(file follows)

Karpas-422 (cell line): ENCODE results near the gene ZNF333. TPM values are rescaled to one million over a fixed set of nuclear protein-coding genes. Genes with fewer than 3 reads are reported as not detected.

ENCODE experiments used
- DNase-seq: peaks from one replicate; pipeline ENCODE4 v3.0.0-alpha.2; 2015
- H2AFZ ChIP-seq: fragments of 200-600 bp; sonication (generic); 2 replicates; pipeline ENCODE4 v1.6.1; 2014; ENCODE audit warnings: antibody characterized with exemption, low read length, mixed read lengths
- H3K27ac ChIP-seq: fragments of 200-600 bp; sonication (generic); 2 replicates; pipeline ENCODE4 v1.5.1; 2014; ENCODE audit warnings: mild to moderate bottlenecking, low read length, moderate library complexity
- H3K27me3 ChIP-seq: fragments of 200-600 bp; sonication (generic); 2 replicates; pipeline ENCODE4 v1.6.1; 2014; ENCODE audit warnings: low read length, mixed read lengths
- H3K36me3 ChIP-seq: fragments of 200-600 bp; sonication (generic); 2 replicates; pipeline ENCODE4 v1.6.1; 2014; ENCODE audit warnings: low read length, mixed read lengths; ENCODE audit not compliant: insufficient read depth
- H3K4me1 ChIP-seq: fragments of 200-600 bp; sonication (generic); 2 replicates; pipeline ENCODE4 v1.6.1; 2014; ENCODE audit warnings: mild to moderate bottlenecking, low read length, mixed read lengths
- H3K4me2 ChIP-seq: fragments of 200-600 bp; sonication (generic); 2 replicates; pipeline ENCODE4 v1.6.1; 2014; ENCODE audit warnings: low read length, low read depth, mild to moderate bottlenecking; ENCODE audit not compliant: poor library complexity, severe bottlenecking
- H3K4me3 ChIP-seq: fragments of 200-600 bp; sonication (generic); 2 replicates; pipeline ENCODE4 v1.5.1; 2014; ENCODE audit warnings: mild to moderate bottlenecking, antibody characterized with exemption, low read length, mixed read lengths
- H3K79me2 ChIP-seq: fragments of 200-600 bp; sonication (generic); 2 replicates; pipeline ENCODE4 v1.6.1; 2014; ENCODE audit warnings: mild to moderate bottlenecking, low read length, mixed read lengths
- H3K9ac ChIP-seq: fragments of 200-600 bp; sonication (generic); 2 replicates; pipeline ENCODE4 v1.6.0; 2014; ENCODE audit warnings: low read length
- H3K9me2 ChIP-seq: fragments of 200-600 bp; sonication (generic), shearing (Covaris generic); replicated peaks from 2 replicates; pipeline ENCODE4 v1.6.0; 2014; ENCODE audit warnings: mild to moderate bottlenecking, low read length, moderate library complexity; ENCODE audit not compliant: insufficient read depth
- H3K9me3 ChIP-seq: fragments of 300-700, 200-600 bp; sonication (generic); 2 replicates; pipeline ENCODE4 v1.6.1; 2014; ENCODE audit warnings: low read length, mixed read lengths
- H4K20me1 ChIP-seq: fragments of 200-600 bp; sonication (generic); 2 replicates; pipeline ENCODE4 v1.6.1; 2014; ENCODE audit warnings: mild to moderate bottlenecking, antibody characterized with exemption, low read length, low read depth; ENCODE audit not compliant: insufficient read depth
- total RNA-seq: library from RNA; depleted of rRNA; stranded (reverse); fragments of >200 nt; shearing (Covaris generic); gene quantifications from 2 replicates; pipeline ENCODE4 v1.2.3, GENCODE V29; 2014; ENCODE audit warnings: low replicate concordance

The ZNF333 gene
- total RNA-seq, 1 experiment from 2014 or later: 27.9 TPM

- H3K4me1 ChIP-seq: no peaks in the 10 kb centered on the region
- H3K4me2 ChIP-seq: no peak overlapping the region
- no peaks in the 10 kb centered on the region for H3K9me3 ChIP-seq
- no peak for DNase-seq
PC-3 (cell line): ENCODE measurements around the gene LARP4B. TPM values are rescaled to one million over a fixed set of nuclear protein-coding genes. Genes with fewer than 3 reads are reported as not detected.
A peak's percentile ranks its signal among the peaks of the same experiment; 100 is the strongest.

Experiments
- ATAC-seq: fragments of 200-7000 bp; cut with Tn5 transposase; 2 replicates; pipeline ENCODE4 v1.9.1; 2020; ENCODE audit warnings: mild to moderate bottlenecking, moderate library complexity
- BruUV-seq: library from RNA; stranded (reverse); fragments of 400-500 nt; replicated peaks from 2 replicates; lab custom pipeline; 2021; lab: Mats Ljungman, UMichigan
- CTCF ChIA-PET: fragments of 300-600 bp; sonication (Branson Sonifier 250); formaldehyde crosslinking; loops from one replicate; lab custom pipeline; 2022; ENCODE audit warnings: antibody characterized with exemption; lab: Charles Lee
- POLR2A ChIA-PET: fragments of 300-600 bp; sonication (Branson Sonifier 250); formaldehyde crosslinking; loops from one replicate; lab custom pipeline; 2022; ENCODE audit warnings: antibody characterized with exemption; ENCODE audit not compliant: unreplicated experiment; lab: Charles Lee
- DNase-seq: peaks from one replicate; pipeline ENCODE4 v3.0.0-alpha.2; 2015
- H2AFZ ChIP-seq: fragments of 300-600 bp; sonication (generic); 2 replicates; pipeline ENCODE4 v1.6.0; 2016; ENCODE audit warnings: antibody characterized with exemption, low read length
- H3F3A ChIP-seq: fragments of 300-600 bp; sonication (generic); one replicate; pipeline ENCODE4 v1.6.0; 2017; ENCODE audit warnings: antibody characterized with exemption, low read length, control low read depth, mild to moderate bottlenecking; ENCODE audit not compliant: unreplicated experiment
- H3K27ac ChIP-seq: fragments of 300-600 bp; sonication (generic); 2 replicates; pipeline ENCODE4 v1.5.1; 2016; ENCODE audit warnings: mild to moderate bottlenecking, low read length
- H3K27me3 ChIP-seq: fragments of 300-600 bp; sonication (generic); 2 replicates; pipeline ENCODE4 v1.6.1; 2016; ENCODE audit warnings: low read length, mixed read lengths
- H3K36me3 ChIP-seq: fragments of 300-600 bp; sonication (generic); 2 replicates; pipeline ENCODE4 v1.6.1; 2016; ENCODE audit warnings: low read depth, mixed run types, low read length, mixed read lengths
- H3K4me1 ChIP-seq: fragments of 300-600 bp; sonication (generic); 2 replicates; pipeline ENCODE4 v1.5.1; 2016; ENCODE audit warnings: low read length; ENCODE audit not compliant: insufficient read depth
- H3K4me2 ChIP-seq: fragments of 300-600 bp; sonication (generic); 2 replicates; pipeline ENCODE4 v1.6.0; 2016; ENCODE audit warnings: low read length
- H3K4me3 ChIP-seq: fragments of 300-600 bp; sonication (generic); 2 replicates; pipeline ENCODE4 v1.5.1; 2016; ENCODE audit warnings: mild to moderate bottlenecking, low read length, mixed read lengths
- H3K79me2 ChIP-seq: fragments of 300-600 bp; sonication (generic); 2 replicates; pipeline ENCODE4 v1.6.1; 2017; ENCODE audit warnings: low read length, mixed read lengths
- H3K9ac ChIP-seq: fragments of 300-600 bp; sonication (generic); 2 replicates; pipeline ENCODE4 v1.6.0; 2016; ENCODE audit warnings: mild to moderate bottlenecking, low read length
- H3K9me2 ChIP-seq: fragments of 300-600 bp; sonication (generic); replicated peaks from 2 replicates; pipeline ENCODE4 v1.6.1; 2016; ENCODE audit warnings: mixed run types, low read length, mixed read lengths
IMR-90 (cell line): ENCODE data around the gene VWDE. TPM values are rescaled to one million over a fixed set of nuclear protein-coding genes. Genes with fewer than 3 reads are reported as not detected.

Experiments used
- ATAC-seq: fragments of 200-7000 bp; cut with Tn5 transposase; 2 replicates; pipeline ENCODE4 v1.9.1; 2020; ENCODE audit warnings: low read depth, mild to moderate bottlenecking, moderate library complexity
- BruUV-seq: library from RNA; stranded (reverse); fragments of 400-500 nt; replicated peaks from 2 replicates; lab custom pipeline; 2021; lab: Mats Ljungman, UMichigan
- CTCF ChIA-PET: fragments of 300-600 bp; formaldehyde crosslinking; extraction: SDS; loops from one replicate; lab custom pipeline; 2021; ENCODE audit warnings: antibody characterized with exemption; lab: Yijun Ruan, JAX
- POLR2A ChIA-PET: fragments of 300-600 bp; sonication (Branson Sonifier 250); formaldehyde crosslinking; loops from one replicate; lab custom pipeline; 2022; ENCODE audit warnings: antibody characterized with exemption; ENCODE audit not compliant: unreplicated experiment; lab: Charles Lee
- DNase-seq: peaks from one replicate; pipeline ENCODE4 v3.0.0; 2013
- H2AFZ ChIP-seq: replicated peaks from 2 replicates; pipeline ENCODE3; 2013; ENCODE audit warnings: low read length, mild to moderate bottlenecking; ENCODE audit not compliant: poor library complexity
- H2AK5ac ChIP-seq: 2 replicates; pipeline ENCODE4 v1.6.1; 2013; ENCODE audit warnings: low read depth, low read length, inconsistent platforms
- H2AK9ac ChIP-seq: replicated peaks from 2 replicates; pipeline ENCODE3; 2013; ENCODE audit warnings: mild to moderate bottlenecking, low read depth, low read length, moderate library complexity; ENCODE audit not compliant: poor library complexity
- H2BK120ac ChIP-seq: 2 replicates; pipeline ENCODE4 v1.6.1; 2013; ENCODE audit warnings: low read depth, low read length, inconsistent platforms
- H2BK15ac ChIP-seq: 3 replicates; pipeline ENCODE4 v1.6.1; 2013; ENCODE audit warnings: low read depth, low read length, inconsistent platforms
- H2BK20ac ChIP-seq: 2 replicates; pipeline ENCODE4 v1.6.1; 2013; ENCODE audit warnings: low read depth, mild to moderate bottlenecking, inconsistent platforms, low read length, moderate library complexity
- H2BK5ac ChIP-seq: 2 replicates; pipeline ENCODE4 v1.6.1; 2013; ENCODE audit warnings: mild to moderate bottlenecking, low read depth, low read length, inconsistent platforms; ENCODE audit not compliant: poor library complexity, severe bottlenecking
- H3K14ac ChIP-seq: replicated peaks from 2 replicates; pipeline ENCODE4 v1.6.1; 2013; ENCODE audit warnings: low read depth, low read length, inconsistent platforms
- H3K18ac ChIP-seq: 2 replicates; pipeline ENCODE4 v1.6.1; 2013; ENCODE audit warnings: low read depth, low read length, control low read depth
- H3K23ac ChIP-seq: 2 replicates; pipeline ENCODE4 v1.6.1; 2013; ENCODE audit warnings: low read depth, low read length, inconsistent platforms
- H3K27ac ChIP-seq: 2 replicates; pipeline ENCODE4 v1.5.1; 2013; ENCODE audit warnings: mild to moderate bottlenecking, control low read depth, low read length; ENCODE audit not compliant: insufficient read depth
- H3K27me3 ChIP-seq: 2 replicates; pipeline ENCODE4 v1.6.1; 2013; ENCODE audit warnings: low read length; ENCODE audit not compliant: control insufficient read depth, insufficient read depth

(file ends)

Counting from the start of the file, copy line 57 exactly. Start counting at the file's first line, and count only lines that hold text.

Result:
- H3K18ac ChIP-seq: 2 replicates; pipeline ENCODE4 v1.6.1; 2013; ENCODE audit warnings: low read depth, low read length, control low read depth